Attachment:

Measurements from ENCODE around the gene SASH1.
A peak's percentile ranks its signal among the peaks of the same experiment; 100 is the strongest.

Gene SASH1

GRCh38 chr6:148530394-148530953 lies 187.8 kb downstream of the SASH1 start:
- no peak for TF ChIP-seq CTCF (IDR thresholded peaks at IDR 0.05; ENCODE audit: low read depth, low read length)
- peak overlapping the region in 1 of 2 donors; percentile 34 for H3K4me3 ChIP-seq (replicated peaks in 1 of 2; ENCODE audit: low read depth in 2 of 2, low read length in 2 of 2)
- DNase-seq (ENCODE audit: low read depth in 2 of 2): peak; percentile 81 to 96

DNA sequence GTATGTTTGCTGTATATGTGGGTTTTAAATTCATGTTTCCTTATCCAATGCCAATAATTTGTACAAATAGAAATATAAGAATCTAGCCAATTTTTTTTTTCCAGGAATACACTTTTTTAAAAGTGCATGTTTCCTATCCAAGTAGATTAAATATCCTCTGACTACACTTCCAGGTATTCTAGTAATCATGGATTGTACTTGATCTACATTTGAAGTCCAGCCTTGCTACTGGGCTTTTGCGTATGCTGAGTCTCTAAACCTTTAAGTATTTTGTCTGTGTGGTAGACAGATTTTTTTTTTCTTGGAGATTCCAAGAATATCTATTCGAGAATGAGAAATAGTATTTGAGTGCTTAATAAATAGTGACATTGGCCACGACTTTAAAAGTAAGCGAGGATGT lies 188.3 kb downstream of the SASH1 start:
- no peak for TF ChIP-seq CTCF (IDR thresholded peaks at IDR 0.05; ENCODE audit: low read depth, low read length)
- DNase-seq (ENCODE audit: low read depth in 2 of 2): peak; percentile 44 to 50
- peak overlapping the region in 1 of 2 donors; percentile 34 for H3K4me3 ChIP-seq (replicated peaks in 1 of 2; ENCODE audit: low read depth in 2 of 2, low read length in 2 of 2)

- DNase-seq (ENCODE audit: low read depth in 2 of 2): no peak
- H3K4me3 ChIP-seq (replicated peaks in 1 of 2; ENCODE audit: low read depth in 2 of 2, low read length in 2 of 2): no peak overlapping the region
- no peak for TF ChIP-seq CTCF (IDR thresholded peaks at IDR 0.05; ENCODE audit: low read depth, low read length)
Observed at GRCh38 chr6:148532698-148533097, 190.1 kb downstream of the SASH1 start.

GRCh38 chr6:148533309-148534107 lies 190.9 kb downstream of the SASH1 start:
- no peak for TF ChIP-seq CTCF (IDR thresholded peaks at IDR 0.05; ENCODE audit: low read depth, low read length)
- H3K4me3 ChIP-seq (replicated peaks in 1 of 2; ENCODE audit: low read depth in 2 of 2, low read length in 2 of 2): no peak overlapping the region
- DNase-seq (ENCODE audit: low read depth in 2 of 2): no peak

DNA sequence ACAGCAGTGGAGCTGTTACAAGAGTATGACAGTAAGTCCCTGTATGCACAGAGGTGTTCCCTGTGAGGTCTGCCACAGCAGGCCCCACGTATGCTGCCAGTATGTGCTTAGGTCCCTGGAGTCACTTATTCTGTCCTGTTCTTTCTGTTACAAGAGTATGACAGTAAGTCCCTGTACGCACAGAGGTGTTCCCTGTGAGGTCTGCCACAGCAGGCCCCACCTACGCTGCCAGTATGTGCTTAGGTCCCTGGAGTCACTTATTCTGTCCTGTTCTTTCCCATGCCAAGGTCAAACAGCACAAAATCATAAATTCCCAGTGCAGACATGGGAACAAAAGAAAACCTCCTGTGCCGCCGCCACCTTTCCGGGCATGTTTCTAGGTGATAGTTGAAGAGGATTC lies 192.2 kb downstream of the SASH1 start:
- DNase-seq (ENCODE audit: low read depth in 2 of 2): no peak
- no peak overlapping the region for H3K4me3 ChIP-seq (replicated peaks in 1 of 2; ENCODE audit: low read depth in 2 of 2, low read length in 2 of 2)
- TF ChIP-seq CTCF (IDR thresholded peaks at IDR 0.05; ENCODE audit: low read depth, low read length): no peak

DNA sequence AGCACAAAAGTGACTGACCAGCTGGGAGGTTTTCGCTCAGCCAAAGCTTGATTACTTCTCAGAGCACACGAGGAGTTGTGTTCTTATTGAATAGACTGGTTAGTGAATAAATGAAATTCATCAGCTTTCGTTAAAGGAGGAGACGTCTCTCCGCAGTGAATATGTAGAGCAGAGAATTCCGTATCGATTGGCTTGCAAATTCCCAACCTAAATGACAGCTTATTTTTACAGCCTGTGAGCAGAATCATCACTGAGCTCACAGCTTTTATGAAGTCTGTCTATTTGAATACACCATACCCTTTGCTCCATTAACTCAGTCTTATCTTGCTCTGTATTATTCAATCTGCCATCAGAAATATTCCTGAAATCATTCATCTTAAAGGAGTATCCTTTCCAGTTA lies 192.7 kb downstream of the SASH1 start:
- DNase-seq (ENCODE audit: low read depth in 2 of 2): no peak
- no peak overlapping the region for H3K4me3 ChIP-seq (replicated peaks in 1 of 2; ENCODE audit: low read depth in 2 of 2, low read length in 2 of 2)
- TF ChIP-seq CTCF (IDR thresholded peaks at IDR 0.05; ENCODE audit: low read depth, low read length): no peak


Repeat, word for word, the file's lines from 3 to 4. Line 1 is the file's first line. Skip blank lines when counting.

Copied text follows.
Gene SASH1

GRCh38 chr6:148530394-148530953 lies 187.8 kb downstream of the SASH1 start: